Usage of the machine is engaging and when you drop into record you and your team and video village can have their feeds configured to have an audible beep. Boom Operators love this as they hear the beep and have the few seconds of time they need to get their body and pole where it needs to be - they’re not racing because the production sound mixer has yelled “SPEED!” across the set or down comms.There’s even things I’ve yet to use in the heat of battle such as re-recording the mix for a scene. The last few shows have been large ensemble and so fast-paced I’ve not had the time, but I can see how this would come in very handy on certain productions with more time for finessing.
The Aaton technical support is top notch. The machines are largely field serviceable and their approach to their customers is that of a bespoke operation - hands on, friendly, knowledgeable. It’s refreshing as not many companies are like that anymore.
I’ve not met owner Jacques Delacoux face to face yet but what I do know is that he’s very hands on with his user base in that he’s more than willing to chat and help via email, as are his team. It’s nice to work with machines of incredible engineering but also to be dealing with a human that understands the machines we use daily, and the fact that they always respond quickly.
Snapper Rocks, Gold Coast, Queensland. 2021 / The Wilds -Season 2 - Amazon.
After a long day in the sun filming music and dialogue, it was nice to cap it off with a great sunset captured by our C Camera Operator, Damien King.
Looking back over your career so far, which are the highlights that stand out, and why?
The highlights of my career are so varied and so many - I’ve been lucky. Travelling to and working in exotic locations. Working on Shantaram all throughout India in 2019 - that was incredible as we visited many interesting locations and I enjoyed the script and working with the crew very much - I had a world-class Indian sound team. Got along great with the Cinematrographer Anthony Dod Mantle who was pivotal in my being asked to go to India. The director Justin Kurzel is one of my favourite Australian directors and it was a pleasure to get to chat and work with him and our lead actor Charlie Hannum.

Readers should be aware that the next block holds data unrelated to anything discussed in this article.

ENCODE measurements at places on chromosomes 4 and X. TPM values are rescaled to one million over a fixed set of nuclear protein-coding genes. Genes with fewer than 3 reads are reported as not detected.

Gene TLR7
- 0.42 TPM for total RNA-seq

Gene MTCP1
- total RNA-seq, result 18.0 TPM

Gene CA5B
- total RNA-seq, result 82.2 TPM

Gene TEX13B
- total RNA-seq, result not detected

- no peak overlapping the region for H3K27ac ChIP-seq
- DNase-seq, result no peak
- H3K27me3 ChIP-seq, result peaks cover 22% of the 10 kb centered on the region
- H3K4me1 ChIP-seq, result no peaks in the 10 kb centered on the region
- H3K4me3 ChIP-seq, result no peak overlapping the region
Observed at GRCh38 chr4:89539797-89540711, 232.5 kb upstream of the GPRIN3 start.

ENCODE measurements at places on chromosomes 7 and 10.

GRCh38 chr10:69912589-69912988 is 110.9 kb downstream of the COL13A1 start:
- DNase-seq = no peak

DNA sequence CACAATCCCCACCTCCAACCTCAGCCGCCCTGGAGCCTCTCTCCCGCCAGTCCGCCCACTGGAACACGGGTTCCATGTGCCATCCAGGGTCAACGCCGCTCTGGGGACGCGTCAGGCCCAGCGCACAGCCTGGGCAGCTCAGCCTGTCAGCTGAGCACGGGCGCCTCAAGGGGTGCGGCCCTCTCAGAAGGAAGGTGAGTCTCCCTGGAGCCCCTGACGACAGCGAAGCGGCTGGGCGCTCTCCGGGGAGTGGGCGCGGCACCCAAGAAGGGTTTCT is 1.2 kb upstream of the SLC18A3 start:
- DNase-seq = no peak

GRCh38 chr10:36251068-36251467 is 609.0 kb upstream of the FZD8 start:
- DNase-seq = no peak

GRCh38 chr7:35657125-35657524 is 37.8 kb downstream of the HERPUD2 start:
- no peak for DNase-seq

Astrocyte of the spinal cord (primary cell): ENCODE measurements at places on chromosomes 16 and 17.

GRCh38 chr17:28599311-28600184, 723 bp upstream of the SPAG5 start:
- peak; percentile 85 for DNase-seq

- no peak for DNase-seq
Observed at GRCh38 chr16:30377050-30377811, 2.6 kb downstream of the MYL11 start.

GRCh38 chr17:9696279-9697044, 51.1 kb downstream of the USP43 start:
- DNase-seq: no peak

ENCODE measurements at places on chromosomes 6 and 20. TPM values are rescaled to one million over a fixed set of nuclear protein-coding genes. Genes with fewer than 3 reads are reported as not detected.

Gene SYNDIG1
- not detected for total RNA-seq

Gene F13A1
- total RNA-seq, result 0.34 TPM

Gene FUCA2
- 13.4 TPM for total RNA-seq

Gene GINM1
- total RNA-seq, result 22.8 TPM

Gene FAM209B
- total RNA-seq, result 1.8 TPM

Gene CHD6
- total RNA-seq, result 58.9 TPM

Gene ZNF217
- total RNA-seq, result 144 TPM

Working on Westworld Season 3 in Singapore was another - spent time over there mixing some pivotal scenes for the final season of one of the biggest TV series in the world at the time - it was exciting to work with Jonathan Nolan and Lisa Joy who really do things on another level in terms of production values and execution for TV Series. That was also the second time I got to work with Vincent Cassel (mixed an Australian film called Partisan in 2015 which he starred in).
Buoyancy in Cambodia in 2018, a film about the plight of modern-day slaves in the fishing industry in the Gulf of Thailand - that was a wild adventure with some harrowing and incredibly interesting subject matter.
My second last TV show I mixed - The Wilds - Season 2 which we wrapped last year - that was very challenging but the feedback from post was very positive, thankful for that as it was a tough few months on the beach in the elements on that show with a large ensemble cast and very dynamic performances to capture.
Gold Coast Convention Centre, Queensland, 2021, Young Rock -Season 2 - NBC Universal.
Wrestling days were always great fun and a good challenge to keep us on our toes and always striving to get the best sound with 4-7 cameras on the go.
Considering all your experiences along the way getting to where you are now, what advice would you offer to those starting out or in the early part of their sound careers?
Don’t let anyone tell you that you can’t do something. You’ve got to hustle and network. Let people know you’re engaged, interested and want to work on things. Opportunities don’t come to you. What you’ll find is that the snowball effect is real. You keep grinding, you do the best that you can and try to be enjoyable to work with - things will start happening. Invest in your ongoing training/education and the best kit you can afford, and know it inside out.Backups for backups. Be prepared.